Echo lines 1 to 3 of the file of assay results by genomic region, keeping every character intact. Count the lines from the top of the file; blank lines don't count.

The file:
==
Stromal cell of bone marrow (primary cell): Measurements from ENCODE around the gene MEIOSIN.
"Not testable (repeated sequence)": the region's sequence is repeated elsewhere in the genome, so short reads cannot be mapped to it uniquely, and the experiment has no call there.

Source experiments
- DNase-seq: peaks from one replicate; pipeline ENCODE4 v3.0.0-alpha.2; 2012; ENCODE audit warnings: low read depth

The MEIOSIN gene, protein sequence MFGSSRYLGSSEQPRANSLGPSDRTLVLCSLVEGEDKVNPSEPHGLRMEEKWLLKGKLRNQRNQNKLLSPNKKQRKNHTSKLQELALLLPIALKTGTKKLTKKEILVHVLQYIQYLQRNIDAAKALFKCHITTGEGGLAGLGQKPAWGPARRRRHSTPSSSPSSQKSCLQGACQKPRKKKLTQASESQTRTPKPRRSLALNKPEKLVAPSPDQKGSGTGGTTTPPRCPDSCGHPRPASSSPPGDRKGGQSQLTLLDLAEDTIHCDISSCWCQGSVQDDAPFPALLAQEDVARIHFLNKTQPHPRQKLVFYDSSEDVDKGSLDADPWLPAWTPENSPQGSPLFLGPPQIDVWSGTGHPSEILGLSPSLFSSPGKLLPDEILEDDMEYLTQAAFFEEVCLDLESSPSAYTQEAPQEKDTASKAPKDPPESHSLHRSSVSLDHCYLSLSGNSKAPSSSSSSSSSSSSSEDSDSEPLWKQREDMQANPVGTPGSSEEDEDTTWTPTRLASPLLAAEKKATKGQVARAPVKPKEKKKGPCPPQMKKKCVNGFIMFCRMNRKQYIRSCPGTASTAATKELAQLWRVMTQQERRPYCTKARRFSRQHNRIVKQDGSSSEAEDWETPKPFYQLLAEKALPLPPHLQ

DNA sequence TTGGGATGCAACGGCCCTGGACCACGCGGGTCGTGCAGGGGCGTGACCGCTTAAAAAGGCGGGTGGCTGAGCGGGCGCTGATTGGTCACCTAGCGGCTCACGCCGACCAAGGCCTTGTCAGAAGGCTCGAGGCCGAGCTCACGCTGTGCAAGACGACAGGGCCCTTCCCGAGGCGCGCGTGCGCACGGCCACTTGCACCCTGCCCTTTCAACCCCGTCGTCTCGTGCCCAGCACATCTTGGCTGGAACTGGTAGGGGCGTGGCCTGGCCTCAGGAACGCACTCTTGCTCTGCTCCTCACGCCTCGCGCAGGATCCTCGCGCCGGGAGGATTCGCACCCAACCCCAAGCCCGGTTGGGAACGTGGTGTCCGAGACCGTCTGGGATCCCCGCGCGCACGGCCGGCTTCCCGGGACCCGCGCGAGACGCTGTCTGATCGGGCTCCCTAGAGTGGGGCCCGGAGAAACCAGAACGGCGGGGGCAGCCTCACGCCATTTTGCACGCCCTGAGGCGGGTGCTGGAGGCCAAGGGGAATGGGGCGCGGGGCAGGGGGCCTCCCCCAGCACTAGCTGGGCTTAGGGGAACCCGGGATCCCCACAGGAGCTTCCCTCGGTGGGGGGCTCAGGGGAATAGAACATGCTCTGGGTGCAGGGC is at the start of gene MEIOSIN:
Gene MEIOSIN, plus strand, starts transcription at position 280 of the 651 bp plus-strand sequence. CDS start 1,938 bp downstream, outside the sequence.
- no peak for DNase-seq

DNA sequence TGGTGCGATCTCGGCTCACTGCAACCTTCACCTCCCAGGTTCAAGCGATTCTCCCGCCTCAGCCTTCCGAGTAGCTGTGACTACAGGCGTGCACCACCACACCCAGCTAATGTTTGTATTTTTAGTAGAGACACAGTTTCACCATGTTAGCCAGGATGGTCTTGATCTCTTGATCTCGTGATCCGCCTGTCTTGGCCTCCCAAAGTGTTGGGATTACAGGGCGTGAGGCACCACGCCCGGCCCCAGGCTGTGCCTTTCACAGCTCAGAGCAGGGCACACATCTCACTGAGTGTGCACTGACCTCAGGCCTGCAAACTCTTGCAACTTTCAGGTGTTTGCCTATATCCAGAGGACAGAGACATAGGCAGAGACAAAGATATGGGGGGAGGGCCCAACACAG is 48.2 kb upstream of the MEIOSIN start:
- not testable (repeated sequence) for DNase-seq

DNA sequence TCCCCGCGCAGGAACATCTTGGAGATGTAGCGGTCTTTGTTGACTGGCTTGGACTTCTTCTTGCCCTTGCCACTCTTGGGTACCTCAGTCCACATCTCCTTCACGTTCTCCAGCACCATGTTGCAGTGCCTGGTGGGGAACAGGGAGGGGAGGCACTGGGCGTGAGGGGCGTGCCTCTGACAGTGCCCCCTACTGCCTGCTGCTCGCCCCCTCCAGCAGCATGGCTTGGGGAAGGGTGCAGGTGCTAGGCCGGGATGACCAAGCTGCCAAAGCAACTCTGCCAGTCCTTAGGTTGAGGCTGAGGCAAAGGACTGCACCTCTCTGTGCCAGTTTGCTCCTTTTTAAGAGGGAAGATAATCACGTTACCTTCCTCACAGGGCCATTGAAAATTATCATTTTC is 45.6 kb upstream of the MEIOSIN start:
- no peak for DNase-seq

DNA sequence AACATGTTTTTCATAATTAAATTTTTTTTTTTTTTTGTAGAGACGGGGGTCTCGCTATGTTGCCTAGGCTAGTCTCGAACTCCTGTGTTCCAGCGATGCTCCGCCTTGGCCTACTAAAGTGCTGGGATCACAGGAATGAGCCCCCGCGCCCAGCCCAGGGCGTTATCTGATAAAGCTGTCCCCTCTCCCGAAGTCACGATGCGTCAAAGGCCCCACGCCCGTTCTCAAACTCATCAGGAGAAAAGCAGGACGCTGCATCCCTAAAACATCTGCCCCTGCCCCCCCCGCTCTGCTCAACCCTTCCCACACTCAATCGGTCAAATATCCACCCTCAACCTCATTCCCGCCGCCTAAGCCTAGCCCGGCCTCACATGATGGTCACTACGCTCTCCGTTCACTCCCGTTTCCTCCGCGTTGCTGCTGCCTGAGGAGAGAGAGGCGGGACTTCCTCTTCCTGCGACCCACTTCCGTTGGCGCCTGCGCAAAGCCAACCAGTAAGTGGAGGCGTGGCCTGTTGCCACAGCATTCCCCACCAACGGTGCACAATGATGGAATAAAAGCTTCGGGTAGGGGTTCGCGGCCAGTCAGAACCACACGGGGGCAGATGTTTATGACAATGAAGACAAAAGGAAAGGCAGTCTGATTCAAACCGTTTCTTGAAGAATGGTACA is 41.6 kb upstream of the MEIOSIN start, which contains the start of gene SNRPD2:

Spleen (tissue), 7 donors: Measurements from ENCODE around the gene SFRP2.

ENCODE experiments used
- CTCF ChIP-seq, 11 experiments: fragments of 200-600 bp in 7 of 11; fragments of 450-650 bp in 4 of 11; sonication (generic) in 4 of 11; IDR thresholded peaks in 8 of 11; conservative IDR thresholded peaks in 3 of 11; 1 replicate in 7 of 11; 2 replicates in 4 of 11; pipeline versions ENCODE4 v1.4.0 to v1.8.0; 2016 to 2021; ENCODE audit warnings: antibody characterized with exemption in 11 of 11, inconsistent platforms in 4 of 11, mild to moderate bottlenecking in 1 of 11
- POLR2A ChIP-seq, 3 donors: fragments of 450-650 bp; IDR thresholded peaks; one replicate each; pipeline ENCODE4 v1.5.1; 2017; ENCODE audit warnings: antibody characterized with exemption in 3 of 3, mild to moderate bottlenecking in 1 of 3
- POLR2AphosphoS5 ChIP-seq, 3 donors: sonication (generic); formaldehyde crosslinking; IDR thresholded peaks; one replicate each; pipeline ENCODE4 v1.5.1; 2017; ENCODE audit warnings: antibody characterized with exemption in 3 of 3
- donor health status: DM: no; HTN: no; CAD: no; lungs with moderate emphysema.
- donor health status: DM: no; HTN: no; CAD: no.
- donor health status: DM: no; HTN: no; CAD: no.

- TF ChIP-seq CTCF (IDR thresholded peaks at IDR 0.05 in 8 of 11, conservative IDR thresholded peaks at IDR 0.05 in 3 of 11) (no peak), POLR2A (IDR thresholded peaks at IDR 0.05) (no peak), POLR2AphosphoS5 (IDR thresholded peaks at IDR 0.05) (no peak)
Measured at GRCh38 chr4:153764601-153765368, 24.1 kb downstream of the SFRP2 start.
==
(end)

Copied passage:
Stromal cell of bone marrow (primary cell): Measurements from ENCODE around the gene MEIOSIN.
"Not testable (repeated sequence)": the region's sequence is repeated elsewhere in the genome, so short reads cannot be mapped to it uniquely, and the experiment has no call there.

Source experiments